- Associated Press - Thursday, April 20, 2017

JEFFERSON CITY, Mo. (AP) - The Missouri House voted down a proposal Thursday that supporters said would have enabled more companies to offer truck weigh station bypass services, despite criticism that state officials sitting on one company’s private board made it hard for new companies to enter the market.

The House voted 60-82 against the bill that would’ve changed the rules for operating sensors installed under roadways that allow truckers to drive past weigh stations without having to stop. The sensor interacts with a responder in the truck to send the weigh station information such as the truck’s weight and the driver’s information.

HELP Inc. was for many years the only operator of such systems in Missouri, and officials from the Department of Transportation and Missouri Highway Patrol currently sit on the nonprofit’s board.

Bill sponsor Rep. T.J. Berry said Thursday that he had been approached by the FBI over an investigation about potential conflicts of interest between HELP Inc. and the state. Berry said the state officials’ interests in the company could’ve created a barrier to entry for other companies to enter the market.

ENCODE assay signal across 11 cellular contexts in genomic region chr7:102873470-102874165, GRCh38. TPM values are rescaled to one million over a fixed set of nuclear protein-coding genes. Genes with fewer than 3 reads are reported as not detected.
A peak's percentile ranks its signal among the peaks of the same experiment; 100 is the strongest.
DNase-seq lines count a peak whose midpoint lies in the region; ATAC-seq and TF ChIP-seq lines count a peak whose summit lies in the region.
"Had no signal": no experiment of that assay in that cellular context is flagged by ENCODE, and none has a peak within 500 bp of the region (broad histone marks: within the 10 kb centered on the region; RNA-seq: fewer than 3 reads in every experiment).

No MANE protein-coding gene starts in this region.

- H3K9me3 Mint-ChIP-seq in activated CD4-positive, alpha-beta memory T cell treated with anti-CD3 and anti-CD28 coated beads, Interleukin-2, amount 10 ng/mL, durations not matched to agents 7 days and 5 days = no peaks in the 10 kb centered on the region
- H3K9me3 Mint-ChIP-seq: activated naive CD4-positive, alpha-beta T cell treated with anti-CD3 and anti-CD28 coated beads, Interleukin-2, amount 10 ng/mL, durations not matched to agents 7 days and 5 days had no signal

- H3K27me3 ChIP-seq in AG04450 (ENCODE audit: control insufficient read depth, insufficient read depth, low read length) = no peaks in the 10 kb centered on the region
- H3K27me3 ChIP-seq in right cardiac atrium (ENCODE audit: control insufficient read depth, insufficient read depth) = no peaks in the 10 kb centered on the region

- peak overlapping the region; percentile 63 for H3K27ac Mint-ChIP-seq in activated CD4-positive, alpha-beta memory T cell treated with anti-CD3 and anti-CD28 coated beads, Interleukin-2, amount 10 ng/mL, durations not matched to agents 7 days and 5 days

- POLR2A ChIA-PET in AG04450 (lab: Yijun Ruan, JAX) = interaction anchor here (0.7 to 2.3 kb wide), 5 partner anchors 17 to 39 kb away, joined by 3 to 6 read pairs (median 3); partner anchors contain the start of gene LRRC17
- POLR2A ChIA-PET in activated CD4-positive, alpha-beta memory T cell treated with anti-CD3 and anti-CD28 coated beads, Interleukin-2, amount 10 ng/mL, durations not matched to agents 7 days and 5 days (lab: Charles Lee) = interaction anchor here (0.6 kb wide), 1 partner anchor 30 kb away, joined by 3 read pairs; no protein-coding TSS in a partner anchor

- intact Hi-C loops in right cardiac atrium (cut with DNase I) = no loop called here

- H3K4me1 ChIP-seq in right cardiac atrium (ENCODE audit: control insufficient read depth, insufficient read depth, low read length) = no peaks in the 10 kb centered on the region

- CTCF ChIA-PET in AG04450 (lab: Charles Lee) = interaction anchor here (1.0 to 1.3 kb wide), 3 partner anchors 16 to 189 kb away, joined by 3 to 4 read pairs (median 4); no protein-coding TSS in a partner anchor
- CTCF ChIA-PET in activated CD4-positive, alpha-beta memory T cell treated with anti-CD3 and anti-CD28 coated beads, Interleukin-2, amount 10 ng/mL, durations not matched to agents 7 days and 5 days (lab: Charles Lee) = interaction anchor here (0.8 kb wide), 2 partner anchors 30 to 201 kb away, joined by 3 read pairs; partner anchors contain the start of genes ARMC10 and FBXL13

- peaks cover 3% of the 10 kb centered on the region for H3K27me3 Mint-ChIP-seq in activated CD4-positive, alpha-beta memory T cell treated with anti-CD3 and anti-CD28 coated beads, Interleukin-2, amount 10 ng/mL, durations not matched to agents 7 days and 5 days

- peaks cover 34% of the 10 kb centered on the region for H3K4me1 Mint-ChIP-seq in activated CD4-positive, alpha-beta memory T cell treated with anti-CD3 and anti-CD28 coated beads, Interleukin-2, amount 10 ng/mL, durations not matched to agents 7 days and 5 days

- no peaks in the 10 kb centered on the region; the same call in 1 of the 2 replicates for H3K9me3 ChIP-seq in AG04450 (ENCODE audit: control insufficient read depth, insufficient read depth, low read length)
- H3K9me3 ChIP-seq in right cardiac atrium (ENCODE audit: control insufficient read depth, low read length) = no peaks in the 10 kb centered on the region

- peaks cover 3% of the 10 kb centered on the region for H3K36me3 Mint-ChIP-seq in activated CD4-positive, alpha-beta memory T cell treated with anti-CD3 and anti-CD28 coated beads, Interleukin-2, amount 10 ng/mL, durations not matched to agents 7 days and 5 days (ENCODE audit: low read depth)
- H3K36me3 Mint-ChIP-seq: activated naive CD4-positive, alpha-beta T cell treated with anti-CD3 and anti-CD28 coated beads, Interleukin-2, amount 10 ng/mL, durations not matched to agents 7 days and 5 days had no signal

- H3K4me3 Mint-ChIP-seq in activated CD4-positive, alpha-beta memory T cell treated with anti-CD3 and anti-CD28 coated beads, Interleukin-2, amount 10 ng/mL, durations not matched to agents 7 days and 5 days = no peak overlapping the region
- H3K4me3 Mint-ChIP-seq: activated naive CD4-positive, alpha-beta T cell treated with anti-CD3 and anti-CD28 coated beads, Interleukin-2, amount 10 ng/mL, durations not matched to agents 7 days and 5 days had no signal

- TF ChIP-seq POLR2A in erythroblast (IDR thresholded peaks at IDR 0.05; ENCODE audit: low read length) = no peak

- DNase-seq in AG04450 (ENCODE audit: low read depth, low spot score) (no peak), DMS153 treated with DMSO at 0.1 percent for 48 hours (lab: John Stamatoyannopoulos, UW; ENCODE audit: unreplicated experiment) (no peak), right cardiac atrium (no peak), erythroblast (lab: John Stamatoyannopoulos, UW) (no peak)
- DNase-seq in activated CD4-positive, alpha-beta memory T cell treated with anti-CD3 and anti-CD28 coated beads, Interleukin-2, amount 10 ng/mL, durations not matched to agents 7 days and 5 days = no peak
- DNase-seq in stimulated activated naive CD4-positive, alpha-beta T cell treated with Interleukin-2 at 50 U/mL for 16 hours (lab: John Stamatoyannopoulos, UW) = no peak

“When you unpack this, you have the regulators - the Missouri Highway Patrol, (the Missouri Department of Transportation) - sitting on the board of the regulated,” Berry said. “How hard would it be, then, to get a fair hearing for a new technology?”

Berry’s proposal would’ve prohibited state workers from the transportation department or highway patrol from sitting on the boards.

But Rep. Glen Kolkmeyer said having state officials on HELP’s board helped ensure that the company wasn’t abusing state taxpayer dollars. HELP Inc. entered Missouri as part of a public-private partnership.

“Who is going to look after the private money?” he said. “You have somebody from the state, yes they’re regulators, but they’re serving on that board. Do I have a problem with that? No, I don’t.”

Kolkmeyer also pointed out that one of the companies looking to expand to Missouri, Drivewyze, had already been given a contract.

Eight Drivewyze bypass sites are operating in the state, and more are under construction, according to the company’s website.

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